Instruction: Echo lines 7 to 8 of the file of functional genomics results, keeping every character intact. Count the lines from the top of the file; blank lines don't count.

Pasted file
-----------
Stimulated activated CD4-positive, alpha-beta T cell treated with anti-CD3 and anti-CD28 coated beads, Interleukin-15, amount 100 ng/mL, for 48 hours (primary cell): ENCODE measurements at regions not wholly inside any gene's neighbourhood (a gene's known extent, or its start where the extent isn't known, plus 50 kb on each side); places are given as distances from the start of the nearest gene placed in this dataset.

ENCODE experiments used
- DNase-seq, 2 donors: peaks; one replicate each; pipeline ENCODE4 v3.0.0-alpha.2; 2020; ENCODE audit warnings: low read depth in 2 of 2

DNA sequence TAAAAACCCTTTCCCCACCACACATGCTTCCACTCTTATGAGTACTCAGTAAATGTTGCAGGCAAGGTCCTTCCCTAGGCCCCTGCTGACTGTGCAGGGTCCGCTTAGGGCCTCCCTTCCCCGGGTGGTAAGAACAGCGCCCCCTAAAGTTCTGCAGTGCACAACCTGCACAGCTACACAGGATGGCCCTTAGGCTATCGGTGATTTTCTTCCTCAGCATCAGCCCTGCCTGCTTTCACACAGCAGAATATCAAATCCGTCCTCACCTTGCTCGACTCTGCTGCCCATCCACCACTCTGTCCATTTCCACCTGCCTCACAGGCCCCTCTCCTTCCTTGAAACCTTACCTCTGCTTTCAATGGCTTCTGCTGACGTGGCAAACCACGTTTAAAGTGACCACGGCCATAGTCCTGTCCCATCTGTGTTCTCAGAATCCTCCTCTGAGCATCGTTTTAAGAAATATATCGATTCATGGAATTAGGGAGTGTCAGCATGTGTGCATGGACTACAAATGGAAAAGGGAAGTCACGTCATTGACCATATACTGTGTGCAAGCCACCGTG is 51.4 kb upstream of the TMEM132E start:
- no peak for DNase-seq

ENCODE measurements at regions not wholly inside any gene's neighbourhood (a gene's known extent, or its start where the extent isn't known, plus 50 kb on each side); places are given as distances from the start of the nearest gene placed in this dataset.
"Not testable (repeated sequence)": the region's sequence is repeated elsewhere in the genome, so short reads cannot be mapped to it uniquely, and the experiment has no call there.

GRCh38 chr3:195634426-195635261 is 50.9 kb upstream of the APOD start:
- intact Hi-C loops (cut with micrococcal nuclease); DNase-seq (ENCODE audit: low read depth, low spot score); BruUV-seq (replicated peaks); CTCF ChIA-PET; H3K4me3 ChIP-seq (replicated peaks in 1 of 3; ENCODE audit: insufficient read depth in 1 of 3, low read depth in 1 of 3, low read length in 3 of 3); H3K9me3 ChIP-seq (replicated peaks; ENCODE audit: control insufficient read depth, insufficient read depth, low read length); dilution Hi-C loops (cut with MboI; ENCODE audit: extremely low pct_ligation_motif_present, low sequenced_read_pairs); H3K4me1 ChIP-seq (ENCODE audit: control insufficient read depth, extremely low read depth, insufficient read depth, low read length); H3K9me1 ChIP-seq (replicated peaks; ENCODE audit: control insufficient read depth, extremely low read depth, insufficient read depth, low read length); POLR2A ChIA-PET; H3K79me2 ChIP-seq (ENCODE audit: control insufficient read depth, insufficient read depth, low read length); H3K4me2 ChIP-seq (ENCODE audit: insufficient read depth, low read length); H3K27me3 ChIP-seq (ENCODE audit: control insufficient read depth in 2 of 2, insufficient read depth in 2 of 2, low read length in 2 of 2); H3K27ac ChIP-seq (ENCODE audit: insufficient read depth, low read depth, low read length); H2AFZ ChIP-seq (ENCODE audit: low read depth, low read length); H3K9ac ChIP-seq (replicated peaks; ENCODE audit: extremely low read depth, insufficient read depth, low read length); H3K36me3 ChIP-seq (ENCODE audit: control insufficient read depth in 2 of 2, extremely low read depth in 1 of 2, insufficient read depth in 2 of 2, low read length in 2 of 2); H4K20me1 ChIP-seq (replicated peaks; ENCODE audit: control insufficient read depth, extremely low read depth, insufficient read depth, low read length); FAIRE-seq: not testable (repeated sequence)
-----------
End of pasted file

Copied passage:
"Not testable (repeated sequence)": the region's sequence is repeated elsewhere in the genome, so short reads cannot be mapped to it uniquely, and the experiment has no call there.

GRCh38 chr3:195634426-195635261 is 50.9 kb upstream of the APOD start: